How to Use the Ruby Time Class
In this article, you will learn how to use the Ruby Time class.
Using the Ruby Time Class
The Ruby Time class is a built-in class in Ruby that represents a specific moment in time. It provides a range of methods for working with dates and times.
To use the Time class, you first need to require it in your program using:
Creating a Time Object
To create a new Time object, you can use one of the following methods:
Time.new: creates a Time object representing the current time
Time.local(year, month, day, hour, min, sec): creates a Time object representing a specific local time
Time.local(2023, 3, 9, 10, 30, 0)
Time.utc(year, month, day, hour, min, sec): creates a Time object representing a specific UTC time
Time.utc(2023, 3, 9, 10, 30, 0)
Retrieving Information from a Time Object
Once you have a Time object, you can retrieve various pieces of information from it, such as the year, month, day, hour, minute, second, and timezone.
time = Time.new # create a Time object representing the current time puts time.year # prints the current year puts time.month # prints the current month puts time.day # prints the current day of the month puts time.hour # prints the current hour puts time.min # prints the current minute puts time.sec # prints the current second puts time.zone # prints the current timezone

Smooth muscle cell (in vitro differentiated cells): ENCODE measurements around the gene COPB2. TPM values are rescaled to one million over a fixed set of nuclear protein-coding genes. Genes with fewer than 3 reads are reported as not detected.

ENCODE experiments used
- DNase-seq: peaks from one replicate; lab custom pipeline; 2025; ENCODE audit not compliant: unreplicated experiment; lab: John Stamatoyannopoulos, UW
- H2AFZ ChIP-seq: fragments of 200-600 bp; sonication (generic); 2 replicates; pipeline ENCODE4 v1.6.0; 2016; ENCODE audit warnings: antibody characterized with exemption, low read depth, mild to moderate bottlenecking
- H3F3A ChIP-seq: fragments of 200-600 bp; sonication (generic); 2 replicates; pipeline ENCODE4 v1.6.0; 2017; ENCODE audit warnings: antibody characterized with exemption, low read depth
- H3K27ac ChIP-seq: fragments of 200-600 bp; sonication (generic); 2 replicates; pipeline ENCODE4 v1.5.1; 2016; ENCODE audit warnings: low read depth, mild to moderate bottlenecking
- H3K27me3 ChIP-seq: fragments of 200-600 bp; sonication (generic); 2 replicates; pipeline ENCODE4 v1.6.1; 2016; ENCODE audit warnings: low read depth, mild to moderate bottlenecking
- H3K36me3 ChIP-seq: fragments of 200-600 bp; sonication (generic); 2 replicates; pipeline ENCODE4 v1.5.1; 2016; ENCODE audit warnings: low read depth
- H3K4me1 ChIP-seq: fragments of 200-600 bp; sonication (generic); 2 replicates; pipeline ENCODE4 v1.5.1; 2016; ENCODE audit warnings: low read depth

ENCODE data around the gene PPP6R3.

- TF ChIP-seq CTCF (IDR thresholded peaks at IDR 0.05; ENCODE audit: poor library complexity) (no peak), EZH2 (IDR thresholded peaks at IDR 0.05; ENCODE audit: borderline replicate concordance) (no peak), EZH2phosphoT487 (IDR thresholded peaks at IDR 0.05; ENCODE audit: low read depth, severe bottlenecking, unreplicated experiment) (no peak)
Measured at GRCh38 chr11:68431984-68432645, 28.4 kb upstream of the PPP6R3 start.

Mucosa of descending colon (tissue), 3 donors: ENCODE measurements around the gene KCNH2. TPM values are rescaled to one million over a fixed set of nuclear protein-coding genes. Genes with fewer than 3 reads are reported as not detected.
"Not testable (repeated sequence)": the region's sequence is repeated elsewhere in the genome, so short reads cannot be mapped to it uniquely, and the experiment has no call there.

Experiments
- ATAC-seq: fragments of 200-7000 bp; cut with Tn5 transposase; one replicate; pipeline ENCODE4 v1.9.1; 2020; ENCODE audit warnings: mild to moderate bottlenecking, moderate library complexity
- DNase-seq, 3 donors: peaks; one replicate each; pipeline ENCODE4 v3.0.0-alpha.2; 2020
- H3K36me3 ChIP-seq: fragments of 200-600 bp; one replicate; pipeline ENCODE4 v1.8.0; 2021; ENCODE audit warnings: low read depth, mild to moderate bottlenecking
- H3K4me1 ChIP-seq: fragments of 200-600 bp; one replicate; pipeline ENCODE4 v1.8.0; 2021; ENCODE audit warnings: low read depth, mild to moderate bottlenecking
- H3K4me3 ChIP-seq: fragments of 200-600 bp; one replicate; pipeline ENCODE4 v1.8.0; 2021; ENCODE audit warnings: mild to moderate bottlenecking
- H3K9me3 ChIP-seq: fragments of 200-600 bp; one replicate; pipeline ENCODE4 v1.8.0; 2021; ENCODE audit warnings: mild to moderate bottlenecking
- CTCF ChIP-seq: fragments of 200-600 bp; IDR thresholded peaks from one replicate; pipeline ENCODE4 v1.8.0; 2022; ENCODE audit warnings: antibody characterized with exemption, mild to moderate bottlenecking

You can also compare Time objects to each other using the comparison operators (<, <=, ==, >=, >).
time1 = Time.local(2023, 3, 9, 10, 30, 0) time2 = Time.utc(2023, 3, 9, 10, 30, 0) puts time1 == time2 # prints false puts time1 < time2 # prints true puts time1 > time2 # prints false
Formatting a Time Object
You can format a Time object using the strftime method. This method takes a string argument that specifies the format of the output. Some common format codes are:
- %Y: year
- %m: month (01..12)
- %d: day of the month (01..31)
- %H: hour of the day, 24-hour clock (00..23)
- %M: minute of the hour (00..59)
- %S: second of the minute (00..60)
- %z: time zone as hour and minute offset from UTC (+HHMM or -HHMM)
time = Time.new puts time.strftime("%Y-%m-%d %H:%M:%S %z") # prints something like "2023-03-09 10:30:00 +0900"
Converting a Time Object to Other Formats
You can convert a Time object to other formats using the following methods:
to_i: returns the Unix timestamp (the number of seconds since January 1, 1970 UTC)
time = Time.new puts time.to_i # prints the current Unix timestamp
to_f: returns the Unix timestamp as a floating-point number
time = Time.new puts time.to_f # prints the current Unix timestamp as a floating-point number
to_s: returns the time in a human-readable format
time = Time.new puts time.to_s # prints something like "2023-03